“ESPN is a differentiator for this company, is the best sports brand and television, is one of the best sports brand in sports. It continues to create real value for us. It is going through some obviously challenging times because of what’s happened in linear programming. But the brand of ESPN is very healthy, and the programming of ESPN is very healthy,” Iger said. “We just have to figure out how to monetize it in a disrupting and continuing disrupting world. That’s it.”

“But we’re not engaged in any conversations right now or considering a spin off of ESPN. That had been done, by the way, in my absence. And I’m told the company concluded after exploring it very carefully, that it wasn’t something the company wanted to do.”

That Disney reorganization paved the way for this week’s ESPN reorganization. That reorganization saw several key execs who had previously reported to Pitaro now reporting to new content head Burke Magnus, and Rosalyn Durant returning to ESPN from Disney Parks and assuming many of Magnus’ former rights acquisition/programming/scheduling duties. And that’s interesting on a further front of perhaps bolstering the chances of ESPN staying within Disney.

Jimmy Pitaro in 2013.

Pitaro has gained responsibility and reports as a result of the Disney change, and is one of the most important people there (even more than he was before), so it’s easy to see him as a potential successor when Iger eventually steps down again. And Magnus has further solidified himself as Pitaro’s “number two” here, and him picking up experience overseeing the content side could add to the case for him to lead ESPN someday if Pitaro takes a still-bigger role at Disney. Of course, individual executives aren’t usually the biggest consideration in “to spin off or not to spin off,” but it is perhaps notable that Disney as a whole is emphasizing Pitaro’s role, and that Magnus is now taking on more himself and maybe being set up as a ESPN head-in-waiting.

Another angle to keep in mind here is the balance of linear versus streaming. And that’s particularly notable with ESPN+. Its 24.9 million subscribers are solid in the sports space, but well below fellow Disney services Hulu (48 million) and Disney+ (161.8 million). Of course, that Disney+ number is global, and ESPN+ is just a U.S. service at this point. But it’s also worth keeping in mind that a lot of people subscribe to ESPN+ primarily because of the Disney bundle, which offers all three services for $13 (ad-supported Disney+ and Hulu) or $20 (ad-free Disney+ and Hulu), making ESPN+ ($10 a month on its own these days) essentially free with those other services (Disney+ is $8 a month with ads or $12 without, Hulu is $8 a month with ads or $15 without). And, yes, that could continue even in the case of a spinoff (companies do strike deals with their ex-siblings), but it’s nice and simple while they’re all still together.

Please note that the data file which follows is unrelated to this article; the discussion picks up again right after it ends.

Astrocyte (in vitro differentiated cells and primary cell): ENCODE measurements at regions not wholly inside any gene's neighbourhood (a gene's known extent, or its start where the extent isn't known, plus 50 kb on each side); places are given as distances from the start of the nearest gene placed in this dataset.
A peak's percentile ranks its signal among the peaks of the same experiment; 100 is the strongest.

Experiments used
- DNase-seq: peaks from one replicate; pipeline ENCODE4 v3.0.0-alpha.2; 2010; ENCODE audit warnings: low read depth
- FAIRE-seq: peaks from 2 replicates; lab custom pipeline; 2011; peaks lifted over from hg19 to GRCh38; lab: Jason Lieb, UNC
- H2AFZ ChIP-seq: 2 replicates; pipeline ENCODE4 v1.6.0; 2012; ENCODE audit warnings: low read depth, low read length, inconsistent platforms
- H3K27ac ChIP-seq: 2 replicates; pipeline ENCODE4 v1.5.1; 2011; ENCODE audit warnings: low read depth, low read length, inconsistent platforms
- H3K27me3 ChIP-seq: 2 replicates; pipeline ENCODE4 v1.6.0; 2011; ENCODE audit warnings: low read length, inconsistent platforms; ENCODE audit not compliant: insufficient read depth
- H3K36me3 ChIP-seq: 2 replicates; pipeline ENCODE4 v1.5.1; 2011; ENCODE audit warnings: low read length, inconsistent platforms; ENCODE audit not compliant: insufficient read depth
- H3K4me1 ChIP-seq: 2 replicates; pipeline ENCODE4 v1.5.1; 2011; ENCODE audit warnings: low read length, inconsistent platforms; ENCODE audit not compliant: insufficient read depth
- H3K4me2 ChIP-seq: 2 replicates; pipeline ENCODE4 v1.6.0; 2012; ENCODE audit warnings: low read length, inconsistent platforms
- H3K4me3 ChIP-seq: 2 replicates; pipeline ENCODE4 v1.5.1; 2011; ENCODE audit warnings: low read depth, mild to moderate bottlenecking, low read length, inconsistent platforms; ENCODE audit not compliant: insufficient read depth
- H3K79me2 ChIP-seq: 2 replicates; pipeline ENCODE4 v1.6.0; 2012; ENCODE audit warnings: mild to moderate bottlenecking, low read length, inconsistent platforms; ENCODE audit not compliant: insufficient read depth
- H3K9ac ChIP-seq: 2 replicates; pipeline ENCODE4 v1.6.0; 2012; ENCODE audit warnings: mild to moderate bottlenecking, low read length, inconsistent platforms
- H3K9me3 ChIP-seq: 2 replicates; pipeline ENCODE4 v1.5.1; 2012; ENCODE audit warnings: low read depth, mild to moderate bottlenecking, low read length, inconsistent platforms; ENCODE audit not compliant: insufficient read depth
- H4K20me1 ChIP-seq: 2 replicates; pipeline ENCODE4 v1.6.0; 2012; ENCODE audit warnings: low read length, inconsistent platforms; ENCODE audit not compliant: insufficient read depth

And that shared corporate ownership and bundle deal boosts ESPN+. And that helps boost the early claims from the likes of Iger and Kevin Mayer (now at Perform/DAZN) that ESPN+ was the company’s “future.”  Those remarks also included discussion of possibly eventually offering full over-the-top access to linear ESPN, similar to what we’re now seeing from RSNs like Bally Sports, NESN, and MSG, and what we’ve previously seen from Canadian networks Sportsnet and TSN.

There’s a balancing act on when to make that move. Offering ESPN fully over-the-top would hurt its carriage case and its subscriber numbers (and thus, its per-subscriber revenue, and possibly other Disney networks’ carriage and per-sub revenue as well), but there’s still some current frustration for many who keep a MVPD largely for linear ESPN access and would prefer to buy it separately (and more cheaply than a MVPD package). So it’s a tough call on when and how to flip that switch. But there are a lot of benefits to that switch happening while ESPN is still in a Disney environment, from further financial and corporate resources to potential bundling of linear ESPN with Hulu and Disney+.

The last, but still critical, thing to keep in mind with spinoff or sale discussion is where a separate ESPN unit might land. The number of possible buyers for ESPN isn’t that large given the company’s scale. And some of those probably couldn’t do it given the antitrust concerns that would come with purchasing ESPN (which have been noted in the sports network space, and meant that ESPN had to sell off the Fox RSNs and Fox networks in Brazil and Mexico after the Disney-Fox deal, although that sale is looking like a good thing these days).

So there’s a real question of how much a separate ESPN might produce in a sale, and if that’s actually higher than what keeping it in-house is worth. A spinoff wouldn’t be as drastic, but it would remove some of ESPN’s current operational efficiencies and ties to the wider Disney portfolio. So there is plenty of logic to Iger proceeding with what he’s saying publicly and keeping ESPN as a “differentiator” rather than moving on from it. And while the recent Disney and ESPN reshufflings certainly don’t prohibit a sale, they do seem to suggest Disney’s currently proceeding with ESPN as an important part of their portfolio rather than something they’re looking to get rid of in the near future.

About Andrew Bucholtz

Andrew Bucholtz has been covering sports media for Awful Announcing since 2012. He is also a staff writer for The Comeback. His previous work includes time at Yahoo! Sports Canada and Black Press.